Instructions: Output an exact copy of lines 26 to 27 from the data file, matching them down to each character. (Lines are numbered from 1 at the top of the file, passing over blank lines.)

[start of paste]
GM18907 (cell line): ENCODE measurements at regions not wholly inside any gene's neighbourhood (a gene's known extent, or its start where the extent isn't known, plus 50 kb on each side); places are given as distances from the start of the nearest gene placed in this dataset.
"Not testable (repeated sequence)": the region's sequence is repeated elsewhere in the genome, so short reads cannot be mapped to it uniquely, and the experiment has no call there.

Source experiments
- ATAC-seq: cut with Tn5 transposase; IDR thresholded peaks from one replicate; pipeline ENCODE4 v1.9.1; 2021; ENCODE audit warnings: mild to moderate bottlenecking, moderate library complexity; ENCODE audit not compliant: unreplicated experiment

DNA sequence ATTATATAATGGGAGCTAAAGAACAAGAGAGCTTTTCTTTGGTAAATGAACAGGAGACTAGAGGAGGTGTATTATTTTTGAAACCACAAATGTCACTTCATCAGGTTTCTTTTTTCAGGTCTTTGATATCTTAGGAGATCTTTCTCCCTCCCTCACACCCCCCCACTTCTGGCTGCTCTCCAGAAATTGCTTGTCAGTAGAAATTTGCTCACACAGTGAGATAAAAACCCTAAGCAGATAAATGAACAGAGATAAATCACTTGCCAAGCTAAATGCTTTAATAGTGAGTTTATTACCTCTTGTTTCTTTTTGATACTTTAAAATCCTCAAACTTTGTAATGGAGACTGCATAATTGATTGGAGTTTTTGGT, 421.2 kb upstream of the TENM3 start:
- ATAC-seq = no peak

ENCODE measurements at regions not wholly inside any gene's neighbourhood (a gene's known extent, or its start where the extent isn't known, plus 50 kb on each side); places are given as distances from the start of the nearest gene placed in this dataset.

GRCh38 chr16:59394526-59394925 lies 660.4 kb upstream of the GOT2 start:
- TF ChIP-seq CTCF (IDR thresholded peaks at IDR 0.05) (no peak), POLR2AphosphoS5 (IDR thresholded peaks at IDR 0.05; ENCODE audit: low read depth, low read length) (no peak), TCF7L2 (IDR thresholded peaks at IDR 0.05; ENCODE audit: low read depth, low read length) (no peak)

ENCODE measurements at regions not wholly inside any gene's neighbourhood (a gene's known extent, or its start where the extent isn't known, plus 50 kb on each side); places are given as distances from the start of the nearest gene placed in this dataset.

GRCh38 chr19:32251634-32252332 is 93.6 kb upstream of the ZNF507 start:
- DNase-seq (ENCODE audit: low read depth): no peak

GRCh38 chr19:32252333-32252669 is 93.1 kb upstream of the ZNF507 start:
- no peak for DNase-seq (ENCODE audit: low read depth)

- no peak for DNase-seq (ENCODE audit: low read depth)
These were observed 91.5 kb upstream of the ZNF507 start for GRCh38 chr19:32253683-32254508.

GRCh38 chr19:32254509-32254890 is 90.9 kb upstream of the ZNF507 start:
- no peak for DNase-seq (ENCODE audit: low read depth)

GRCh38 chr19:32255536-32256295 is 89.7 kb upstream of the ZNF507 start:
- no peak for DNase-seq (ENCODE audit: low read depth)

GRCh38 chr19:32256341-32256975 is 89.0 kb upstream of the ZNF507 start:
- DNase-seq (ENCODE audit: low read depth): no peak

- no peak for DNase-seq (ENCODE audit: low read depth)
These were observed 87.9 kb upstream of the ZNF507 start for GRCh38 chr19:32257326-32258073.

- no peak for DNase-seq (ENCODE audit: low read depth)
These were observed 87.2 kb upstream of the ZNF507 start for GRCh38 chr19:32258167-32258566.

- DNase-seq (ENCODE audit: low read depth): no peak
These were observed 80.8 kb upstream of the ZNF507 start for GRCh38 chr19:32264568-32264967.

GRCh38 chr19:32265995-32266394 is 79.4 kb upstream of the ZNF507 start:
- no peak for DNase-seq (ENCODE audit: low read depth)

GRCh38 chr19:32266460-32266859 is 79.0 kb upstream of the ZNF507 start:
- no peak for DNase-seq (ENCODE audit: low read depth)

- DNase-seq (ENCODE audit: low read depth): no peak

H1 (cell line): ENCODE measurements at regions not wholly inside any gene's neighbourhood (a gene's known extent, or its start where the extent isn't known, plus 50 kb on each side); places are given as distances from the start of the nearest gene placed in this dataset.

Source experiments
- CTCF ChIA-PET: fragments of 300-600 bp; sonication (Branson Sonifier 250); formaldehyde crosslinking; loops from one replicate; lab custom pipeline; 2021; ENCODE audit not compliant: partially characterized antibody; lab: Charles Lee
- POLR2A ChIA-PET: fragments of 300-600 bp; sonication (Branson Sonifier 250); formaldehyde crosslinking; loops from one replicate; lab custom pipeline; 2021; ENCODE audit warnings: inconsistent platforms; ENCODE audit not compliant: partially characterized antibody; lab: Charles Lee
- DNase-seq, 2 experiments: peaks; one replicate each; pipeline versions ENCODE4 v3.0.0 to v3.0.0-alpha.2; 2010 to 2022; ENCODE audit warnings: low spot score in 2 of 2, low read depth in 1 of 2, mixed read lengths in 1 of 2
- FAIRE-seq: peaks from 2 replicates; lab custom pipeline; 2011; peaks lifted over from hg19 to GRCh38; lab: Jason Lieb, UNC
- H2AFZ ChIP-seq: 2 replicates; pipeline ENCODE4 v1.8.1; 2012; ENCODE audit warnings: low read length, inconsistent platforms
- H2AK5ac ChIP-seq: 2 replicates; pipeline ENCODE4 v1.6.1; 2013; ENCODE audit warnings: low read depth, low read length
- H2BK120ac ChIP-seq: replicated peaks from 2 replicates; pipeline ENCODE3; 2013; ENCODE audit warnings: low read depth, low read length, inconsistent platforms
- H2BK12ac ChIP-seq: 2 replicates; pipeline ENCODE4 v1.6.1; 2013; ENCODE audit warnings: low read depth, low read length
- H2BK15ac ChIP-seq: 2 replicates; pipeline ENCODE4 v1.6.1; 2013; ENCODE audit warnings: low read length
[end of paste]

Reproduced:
These were observed 87.2 kb upstream of the ZNF507 start for GRCh38 chr19:32258167-32258566.

- DNase-seq (ENCODE audit: low read depth): no peak